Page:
Using sound waves in the food industry
Heriot-Watt University is part of a research and industrial consortium group which has secured £500,000 funding from the UK government to investigate the use of sound waves in the food industry.
The Technology Strategy Board has provided £7 million to more than fifty research projects and studies aimed at developing healthier, safer and more nutritious food. The project 'Baking with Sound' is one of the projects selected for support.
The project will be led by food ingredient manufacturer, Macphie of Glenbervie, and in addition to Heriot-Watt, includes Piezo Composite Transducers, Mono Bakery Equipment and Fosters Bakery.
The project will develop and commercialise a patented cutting-edge novel technology that uses ultrasound to improve the quality and nutritional value of bakery products, as well as making their production more energy efficient. The technology has been covered in a joint patent application between Macphie and Heriot-Watt University, led by Dr Carmen Torres-Sánchez from the School of Engineering and Physical Sciences.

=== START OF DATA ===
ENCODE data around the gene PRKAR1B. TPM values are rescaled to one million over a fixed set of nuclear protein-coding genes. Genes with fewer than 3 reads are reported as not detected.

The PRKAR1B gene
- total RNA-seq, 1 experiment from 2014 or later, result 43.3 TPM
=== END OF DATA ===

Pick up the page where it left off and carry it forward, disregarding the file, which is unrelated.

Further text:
The consortium's overall vision is to introduce a new platform technology that aids the bakery products supply chain so they can improve the end-quality of foodstuffs in existing production lines. This project exploits the use of ultrasound in an innovative way to control the physical and processing aspects of 'free-from' products.
Gluten-free and reduced salt bakery products are large, rapidly growing sectors within the food market driven by consumer health trends. Due to the important role of gluten and salt in product processing and end quality, these products are more difficult to manufacture and often have poorer product quality, leading to a lack of consumer acceptance.
This project will apply the use of ultrasound in a innovative and unique way to control the physical, organoleptic and processing aspects of bakery products, focussing on gluten-free and reduced salt products. The physical properties and thus organoleptics of bakery products made from doughs and batters are critically determined by formation of cell structure within these foods during the manufacturing process. Ultrasound sonication can control cell structure in these products and thus their finished product quality, as well as easing their processing in terms of making it more energy efficient and reducing waste.